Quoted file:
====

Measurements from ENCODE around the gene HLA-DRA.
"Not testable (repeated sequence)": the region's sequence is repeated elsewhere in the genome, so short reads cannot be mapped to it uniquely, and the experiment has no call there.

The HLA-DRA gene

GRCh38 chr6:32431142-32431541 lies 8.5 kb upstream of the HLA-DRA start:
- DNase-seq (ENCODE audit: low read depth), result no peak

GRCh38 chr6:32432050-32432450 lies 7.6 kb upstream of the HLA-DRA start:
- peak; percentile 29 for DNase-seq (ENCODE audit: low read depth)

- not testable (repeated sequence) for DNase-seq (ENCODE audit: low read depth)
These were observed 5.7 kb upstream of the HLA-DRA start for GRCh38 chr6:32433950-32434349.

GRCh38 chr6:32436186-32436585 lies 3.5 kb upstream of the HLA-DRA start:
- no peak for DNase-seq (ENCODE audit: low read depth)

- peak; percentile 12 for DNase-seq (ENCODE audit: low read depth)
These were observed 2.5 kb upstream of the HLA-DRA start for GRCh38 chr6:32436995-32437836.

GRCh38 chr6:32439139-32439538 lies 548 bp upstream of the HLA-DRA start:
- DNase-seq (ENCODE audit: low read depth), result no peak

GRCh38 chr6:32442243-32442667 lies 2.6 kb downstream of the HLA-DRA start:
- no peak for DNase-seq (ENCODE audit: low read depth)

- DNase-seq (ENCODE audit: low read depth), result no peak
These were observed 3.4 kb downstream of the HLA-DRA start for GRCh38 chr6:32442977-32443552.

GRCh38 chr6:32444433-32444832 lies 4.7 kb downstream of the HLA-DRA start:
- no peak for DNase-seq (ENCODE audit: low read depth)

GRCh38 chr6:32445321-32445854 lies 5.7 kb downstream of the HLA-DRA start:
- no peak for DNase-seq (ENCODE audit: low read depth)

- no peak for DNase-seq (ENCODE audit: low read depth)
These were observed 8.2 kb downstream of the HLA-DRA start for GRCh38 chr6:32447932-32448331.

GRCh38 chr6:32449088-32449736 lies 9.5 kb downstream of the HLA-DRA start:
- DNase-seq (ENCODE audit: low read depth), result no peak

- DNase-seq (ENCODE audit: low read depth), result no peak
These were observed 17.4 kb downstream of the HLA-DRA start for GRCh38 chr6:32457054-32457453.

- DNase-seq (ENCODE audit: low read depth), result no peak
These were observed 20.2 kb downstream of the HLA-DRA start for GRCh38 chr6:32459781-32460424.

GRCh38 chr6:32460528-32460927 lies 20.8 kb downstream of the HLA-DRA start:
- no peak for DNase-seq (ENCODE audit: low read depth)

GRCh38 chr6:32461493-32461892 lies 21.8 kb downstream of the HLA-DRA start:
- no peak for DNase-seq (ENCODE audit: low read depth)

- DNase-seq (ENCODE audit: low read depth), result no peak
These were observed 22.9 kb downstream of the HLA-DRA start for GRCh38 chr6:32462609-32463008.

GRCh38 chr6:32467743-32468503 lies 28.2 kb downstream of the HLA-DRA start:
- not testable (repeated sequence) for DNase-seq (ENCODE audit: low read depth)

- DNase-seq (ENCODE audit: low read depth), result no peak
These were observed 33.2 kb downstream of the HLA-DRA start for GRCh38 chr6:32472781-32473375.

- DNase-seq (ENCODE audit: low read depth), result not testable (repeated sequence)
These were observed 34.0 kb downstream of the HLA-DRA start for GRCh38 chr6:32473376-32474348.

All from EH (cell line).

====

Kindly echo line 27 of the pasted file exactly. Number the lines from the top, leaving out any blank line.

- DNase-seq (ENCODE audit: low read depth), result no peak